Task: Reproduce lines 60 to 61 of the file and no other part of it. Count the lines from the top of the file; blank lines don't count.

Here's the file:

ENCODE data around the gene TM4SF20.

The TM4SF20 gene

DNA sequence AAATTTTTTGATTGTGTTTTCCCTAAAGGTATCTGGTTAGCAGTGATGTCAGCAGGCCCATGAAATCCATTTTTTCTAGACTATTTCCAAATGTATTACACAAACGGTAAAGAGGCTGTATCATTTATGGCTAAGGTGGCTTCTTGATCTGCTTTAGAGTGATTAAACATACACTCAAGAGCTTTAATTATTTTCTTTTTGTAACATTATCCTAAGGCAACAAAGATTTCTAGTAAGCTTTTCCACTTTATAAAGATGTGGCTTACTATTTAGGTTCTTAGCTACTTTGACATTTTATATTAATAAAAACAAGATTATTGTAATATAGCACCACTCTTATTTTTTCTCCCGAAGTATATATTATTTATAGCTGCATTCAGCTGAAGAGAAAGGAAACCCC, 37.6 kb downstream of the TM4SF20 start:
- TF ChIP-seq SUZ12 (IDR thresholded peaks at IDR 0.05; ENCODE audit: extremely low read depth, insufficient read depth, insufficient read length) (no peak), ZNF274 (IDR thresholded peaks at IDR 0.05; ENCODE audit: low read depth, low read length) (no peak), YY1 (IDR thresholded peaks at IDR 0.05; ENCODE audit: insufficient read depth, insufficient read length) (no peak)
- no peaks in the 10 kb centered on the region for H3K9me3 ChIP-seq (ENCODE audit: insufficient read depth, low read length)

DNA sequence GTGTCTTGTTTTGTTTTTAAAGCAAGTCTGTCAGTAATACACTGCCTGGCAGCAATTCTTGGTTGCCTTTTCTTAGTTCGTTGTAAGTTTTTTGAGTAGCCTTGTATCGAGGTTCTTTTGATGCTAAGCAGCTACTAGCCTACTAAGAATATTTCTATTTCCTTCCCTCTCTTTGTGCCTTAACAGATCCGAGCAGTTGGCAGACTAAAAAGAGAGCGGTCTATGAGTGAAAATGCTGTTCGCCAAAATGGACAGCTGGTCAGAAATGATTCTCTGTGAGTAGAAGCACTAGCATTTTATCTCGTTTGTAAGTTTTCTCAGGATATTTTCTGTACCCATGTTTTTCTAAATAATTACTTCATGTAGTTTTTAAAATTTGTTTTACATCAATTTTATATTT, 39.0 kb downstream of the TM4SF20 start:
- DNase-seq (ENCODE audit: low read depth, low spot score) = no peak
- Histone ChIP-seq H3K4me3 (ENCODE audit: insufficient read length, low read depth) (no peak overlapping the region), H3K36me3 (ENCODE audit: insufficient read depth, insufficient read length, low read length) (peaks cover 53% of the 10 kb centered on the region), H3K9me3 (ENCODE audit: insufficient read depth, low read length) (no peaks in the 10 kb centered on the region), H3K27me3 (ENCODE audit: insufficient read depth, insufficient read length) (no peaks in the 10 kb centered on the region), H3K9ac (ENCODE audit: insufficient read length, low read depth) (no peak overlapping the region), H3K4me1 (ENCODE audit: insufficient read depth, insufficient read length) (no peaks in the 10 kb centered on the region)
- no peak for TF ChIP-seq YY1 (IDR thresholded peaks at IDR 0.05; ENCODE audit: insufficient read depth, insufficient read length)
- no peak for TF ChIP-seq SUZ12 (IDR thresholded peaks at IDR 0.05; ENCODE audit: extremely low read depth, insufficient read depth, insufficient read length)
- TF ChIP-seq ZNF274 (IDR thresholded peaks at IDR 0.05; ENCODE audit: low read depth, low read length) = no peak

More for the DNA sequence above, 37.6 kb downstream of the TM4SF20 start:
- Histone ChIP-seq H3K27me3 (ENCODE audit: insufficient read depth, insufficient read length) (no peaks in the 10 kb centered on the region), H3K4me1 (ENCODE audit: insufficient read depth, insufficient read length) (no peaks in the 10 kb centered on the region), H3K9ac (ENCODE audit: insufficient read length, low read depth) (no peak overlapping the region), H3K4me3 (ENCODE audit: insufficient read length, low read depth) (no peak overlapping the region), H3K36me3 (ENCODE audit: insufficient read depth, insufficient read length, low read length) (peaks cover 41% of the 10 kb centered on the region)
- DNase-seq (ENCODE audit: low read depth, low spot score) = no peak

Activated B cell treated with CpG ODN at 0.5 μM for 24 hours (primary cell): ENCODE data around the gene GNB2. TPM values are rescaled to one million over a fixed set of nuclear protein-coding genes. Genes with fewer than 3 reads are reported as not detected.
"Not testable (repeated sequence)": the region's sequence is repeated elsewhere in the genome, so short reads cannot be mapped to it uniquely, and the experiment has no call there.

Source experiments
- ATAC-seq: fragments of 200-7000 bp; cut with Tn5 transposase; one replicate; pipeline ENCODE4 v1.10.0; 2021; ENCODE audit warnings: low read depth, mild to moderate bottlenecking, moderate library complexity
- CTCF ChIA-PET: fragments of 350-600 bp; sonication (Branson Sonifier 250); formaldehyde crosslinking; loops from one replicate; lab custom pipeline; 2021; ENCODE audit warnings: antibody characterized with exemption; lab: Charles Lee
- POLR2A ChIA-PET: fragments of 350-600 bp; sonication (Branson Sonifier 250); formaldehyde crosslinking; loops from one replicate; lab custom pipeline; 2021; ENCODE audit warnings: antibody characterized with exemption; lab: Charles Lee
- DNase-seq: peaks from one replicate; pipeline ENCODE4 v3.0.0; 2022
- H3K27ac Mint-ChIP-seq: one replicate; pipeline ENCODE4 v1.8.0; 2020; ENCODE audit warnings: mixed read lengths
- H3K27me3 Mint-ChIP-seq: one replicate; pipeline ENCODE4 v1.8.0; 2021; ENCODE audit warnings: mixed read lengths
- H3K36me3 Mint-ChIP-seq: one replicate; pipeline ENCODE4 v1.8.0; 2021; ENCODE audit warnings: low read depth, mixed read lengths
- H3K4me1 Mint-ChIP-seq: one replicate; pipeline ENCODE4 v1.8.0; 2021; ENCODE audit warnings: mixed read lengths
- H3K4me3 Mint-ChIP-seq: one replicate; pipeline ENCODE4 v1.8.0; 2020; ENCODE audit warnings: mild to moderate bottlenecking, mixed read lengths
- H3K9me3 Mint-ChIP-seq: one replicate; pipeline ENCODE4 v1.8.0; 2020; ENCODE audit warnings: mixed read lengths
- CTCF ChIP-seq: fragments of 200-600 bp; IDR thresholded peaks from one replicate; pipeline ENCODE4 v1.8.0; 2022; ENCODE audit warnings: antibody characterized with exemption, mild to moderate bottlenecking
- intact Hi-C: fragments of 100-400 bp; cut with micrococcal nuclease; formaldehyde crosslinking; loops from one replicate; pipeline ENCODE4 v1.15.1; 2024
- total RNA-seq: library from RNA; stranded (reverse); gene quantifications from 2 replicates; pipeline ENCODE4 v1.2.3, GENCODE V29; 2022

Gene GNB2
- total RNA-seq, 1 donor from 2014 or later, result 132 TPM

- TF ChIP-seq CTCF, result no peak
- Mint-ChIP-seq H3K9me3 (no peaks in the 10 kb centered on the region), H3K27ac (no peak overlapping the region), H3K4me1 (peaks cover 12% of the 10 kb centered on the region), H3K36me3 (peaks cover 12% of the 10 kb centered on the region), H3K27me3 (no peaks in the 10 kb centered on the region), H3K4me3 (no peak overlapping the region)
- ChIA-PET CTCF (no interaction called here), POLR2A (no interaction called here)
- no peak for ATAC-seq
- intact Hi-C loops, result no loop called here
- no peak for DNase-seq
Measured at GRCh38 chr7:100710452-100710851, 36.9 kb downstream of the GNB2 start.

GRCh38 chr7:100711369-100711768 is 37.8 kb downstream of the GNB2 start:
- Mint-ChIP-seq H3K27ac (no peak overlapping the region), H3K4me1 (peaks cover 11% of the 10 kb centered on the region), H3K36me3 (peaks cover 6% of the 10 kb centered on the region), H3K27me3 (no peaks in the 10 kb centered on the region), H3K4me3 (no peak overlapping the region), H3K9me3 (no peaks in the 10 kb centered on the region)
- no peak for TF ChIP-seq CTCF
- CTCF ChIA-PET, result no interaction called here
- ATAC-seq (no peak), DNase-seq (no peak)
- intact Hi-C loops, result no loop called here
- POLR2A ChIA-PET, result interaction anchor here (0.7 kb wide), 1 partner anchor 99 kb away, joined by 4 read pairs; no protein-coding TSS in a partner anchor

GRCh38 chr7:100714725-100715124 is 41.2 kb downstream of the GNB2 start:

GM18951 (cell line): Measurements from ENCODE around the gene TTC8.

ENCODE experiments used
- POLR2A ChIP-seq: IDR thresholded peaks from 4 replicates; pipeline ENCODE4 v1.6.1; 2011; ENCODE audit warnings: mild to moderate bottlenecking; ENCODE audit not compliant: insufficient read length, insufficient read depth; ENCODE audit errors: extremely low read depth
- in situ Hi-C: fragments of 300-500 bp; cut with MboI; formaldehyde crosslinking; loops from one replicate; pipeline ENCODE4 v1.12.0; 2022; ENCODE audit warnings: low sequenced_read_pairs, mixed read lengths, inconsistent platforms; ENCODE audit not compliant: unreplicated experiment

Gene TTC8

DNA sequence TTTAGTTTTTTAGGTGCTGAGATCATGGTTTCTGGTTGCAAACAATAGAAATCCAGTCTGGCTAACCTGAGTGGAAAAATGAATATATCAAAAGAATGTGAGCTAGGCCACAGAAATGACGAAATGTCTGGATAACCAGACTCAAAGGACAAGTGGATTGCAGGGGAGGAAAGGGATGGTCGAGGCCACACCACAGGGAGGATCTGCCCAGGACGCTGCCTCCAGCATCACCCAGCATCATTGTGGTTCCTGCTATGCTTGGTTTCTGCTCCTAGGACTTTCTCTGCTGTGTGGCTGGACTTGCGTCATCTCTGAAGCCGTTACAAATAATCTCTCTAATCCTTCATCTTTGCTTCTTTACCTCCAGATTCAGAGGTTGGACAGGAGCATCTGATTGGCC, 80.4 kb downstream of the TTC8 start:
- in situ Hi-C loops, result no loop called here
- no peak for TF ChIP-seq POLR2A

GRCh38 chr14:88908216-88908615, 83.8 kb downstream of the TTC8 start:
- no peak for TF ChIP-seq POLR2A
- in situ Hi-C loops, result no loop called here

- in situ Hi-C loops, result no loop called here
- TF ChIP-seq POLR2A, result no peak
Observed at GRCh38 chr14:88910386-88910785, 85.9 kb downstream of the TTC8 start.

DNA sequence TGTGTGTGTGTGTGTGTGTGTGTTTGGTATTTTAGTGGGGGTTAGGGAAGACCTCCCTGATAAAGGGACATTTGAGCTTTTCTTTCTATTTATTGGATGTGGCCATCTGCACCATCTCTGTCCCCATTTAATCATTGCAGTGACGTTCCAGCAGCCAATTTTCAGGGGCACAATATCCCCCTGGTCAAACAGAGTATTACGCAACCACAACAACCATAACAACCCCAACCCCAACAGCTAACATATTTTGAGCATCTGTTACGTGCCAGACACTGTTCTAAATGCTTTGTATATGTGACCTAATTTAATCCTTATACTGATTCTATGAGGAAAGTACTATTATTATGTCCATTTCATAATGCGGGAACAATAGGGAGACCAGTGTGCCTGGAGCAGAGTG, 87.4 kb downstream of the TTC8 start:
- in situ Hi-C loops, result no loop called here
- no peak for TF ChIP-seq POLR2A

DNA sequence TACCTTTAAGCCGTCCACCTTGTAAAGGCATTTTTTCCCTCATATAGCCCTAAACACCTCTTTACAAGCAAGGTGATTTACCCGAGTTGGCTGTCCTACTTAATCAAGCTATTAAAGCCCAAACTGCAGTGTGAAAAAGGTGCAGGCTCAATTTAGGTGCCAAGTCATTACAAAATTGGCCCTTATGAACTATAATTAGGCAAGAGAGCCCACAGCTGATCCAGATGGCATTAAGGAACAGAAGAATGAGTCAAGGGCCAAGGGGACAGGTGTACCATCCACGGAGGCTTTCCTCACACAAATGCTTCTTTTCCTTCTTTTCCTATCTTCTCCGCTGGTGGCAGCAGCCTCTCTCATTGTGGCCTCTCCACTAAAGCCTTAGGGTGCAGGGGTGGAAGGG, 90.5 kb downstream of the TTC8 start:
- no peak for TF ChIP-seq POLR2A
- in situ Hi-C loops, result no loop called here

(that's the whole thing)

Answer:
- TF ChIP-seq POLR2A, result no peak
Observed at GRCh38 chr14:88910386-88910785, 85.9 kb downstream of the TTC8 start.